Harman Patil (Editor)

Fancies and Goodnights

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Cover artist  Margot Tomes
Language  English
Pages  364
Author  John Collier
Genre  Science Fiction
4.1/5 Goodreads

Country  United States
Publication date  1951
Originally published  1951
Page count  364
Publisher  Doubleday
Fancies and Goodnights t2gstaticcomimagesqtbnANd9GcR0D4nY0bdLrOzOG
Media type  Print (Hardback and paperback)
Awards  Edgar Award for Best Short Story, International Fantasy Award for Fiction
Science Fiction books  A Mirror for Observers, Cloak of Aesir, Without Sorcery, One in Three Hundred, Angels and Spaceships

Fancies and Goodnights is a collection of fantasy short stories by John Collier, first published by Doubleday Books in hardcover in 1951. A paperback edition followed from Bantam Books in 1953, and it has been repeatedly reprinted over more than five decades, most recently in the New York Review Books Classics line, with an introduction by Ray Bradbury. A truncated British edition, omitting roughly one-quarter of the stories, was published under the title Of Demons and Darkness.

Contents

The collection is viewed as a classic of its genre. It won the International Fantasy Award for fiction in 1952, as well as an Edgar Award for "outstanding contribution to the mystery short story." It compiles most of the stories from Collier's prior collections as well as seventeen previously uncollected stories, several original to the volume. Collier reportedly rewrote many of his early stories prior to book publication.

Contents

  • "Bottle Party" (Presenting Moonshine 1939)
  • "De Mortuis" (The New Yorker 1942)
  • "Evening Primrose" (Presenting Moonshine 1941)
  • "Witch's Money" (The New Yorker 1939)
  • "Are You Too Late or Was I Too Early?" (The New Yorker 1951)
  • "Fallen Star" (original)
  • "The Touch of Nutmeg Makes It" (The New Yorker 1941)
  • "Three Bears Cottage" (original)
  • "Pictures in the Fire" (original)
  • "Wet Saturday" (The New Yorker 1938)
  • "Squirrels Have Bright Eyes" (Presenting Moonshine 1941)
  • "Halfway to Hell" (The Devil and All 1934)
  • "The Lady on the Grey" (The New Yorker 1951)
  • "Incident on a Lake" (The New Yorker 1941)
  • "Over Insurance" (original)
  • "Old Acquaintance" (Presenting Moonshine 1941)
  • "The Frog Prince" (Presenting Moonshine 1941)
  • "Season of Mists" (original)
  • "Great Possibilities" (original)
  • "Without Benefit of Galsworthy" (The New Yorker 1939)
  • "The Devil, George, and Rosie" (The Devil and All 1934)
  • "Ah the University" (The New Yorker 1939)
  • "Back for Christmas" (The New Yorker 1939)
  • "Another American Tragedy" (The New Yorker 1940)
  • "Collaboration" (Presenting Moonshine 1941)
  • "Midnight Blue" (The New Yorker 1938)
  • "Gavin O'Leary" (chapbook, 1945)
  • "If Youth Knew, If Age Could" (Presenting Moonshine 1941)
  • "Thus I Refute Beelzy" (Atlantic Monthly 1940)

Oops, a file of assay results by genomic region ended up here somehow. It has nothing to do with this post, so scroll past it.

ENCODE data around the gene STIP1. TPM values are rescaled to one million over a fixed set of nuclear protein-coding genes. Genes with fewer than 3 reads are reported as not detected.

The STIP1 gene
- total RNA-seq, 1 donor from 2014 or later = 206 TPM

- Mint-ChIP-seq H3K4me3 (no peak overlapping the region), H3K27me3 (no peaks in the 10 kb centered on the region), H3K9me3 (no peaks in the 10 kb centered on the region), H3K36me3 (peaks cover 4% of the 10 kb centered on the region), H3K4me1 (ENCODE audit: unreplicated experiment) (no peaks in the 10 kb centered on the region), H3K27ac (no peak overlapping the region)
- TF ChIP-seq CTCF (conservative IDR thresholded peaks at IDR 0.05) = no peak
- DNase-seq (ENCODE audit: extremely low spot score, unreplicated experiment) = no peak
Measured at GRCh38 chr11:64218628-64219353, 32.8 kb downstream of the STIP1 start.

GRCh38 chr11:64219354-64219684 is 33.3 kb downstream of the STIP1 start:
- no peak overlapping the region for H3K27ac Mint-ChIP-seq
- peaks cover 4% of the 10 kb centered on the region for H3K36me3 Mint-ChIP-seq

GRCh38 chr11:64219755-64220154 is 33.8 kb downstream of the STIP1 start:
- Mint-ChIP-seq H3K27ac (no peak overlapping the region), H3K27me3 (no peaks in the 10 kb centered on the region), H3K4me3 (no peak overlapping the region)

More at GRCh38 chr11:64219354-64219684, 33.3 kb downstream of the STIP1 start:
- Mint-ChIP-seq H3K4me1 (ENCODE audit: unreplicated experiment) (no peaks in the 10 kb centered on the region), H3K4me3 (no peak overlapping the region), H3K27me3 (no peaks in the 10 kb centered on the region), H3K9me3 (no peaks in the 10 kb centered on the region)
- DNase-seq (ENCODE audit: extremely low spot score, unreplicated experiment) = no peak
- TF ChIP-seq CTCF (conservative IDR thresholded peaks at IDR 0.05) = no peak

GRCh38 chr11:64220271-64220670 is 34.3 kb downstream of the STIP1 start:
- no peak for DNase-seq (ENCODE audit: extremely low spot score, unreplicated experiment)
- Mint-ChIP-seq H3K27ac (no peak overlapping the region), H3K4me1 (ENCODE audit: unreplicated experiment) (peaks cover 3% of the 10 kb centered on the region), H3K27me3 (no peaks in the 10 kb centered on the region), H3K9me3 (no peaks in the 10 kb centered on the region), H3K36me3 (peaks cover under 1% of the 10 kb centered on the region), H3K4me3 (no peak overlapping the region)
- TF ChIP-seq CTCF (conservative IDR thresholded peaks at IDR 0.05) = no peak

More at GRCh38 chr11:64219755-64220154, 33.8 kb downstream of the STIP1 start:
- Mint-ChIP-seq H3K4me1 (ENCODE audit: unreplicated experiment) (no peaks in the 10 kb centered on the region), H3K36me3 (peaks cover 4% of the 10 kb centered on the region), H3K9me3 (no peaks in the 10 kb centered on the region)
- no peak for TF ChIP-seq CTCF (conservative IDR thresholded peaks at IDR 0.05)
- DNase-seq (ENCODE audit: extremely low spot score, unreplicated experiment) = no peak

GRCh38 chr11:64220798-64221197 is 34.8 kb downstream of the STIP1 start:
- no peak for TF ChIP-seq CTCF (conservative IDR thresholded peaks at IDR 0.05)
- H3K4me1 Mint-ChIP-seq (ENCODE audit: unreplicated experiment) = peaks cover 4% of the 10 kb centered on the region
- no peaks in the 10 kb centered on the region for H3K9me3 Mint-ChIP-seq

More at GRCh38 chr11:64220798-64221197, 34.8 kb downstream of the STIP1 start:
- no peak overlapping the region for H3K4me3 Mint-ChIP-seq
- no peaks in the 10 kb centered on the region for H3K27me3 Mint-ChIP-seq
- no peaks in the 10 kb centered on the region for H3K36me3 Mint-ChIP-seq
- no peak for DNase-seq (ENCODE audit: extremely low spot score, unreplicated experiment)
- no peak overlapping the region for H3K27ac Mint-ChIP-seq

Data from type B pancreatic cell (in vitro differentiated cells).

• "Special Delivery" (Presenting Moonshine 1941)
  • "Rope Enough" (The New Yorker 1939)
  • "Little Memento" (The New Yorker 1938)
  • "Green Thoughts" (Harper's Magazine 1931)
  • "Romance Lingers Adventure Lives" (original)
  • "Bird of Prey" (Presenting Moonshine 1941)
  • "Variation on a Theme" (chapbook 1935)
  • "Night! Youth! Paris! and the Moon!" (The New Yorker 1938)
  • "The Steel Cat" (Lilliput 1941)
  • "Sleeping Beauty" (Harper’s Bazaar (UK edition) 1938)
  • "Interpretation of a Dream" (The New Yorker 1951)
  • "Mary" (Harper’s Bazaar 1939)
  • "Hell Hath No Fury" (The Devil and All 1934)
  • "In the Cards" (original)
  • "The Invisible Dove Dancer of Strathpheen Island" (Presenting Moonshine 1941)
  • "The Right Side" (The Devil and All 1934)
  • "Spring Fever" (original)
  • "Youth from Vienna" (original)
  • "Possession of Angela Bradshaw" (The Devil and All 1934)
  • "Cancel All I Said" (original)
  • "The Chaser" (The New Yorker 1940)
  • Reception

    Anthony Boucher reviewed Fancies and Goodnights favorably for The New York Times, saying "the very best short stories of murder of this or almost any other year appear as a minority in a volume chiefly devoted to superlative supernatural fantasy." Time also reviewed the collection positively, declaring that "Though Author Collier sometimes tries to point a subtle moral in his tales, he is not so much a moralist as an entertainer. In his own little department of the bizarre, he is as good as they come." P. Schuyler Miller praised Collier as "one of the great individual talents in the modern literature of fantasy and the macabre."

    Everett F. Bleiler characterized Collier as "One of the modern masters of the short story . . . [a] fine stylist, remarkable wit and ironist, obviously influenced by 18th century models," but noted that Collier's "extensive" rewriting and revision of his earlier stories "tend to tone down the language, with some loss of exuberance and zest."

    References

    Fancies and Goodnights Wikipedia


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